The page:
This is reflected in the growth we’re seeing as part of our significant presence in major ports like Laem Chabang, Ho Chi Minh City, Manila and Batangas, where we aim to provide integrated logistics solutions to customers across the region.

Growth has been particularly pronounced in sectors such as electronics, automotive and machinery, where Southeast Asian nations have emerged as major exporters.

Indonesia, for example, has seen its automotive industry develop significantly in recent years, emerging as a major production base for global automakers like Toyota, Honda and Suzuki. While much of this trade is with local partners, the country’s reach is expanding.

Electronics, meanwhile, represent Malaysia’s top export, valued at around RM600 billion ($135 billion) in 2022, up more than a fifth from 2021. DP World’s partnership with Sabah Ports in Sapangar will help support the country’s position, with plans to increase container handling capacity from 500,000 TEUs to 1.25 million TEUs by 2025.

ASEAN’s other key trading hub, Singapore, has a diversified export market and strong links with multiple countries thanks to a raft of trade agreements. It has one of the highest trade-to-GDP ratios in the world, showing the importance of trade to the country.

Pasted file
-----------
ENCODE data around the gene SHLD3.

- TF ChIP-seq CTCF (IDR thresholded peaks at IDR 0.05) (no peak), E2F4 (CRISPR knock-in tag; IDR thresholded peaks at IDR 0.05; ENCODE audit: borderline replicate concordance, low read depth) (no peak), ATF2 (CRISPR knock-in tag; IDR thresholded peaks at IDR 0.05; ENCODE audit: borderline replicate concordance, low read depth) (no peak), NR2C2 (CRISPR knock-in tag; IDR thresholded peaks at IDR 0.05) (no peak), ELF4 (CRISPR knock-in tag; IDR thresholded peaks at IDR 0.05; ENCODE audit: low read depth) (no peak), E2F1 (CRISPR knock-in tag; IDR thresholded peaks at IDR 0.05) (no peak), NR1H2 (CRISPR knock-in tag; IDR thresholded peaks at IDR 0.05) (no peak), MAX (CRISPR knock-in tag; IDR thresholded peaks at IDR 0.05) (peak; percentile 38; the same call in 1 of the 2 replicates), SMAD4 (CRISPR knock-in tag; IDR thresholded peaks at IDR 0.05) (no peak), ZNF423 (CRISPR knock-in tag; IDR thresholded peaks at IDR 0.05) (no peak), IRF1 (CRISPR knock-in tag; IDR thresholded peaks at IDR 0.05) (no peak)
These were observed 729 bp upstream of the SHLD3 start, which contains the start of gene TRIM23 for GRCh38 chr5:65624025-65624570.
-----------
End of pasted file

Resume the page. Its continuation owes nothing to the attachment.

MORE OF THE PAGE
Emerging markets at the fore

ATIGA has also benefited historically less dominant players, such as the Philippines. Well placed at the heart of Southeast Asia, the trading pact and greater investment in infrastructure have enabled greater market access and allowed the country to emerge as an important regional hub.

The new Tanza Barge terminal we’ve launched, offers an innovative solution to ease supply chain gridlock and enable faster, easier movement of goods given the road and port congestion around Manila. The terminal can handle 200,000 containers every year and providing weekly trips to and from the Manila South Harbour can save 150,000 truck journeys annually.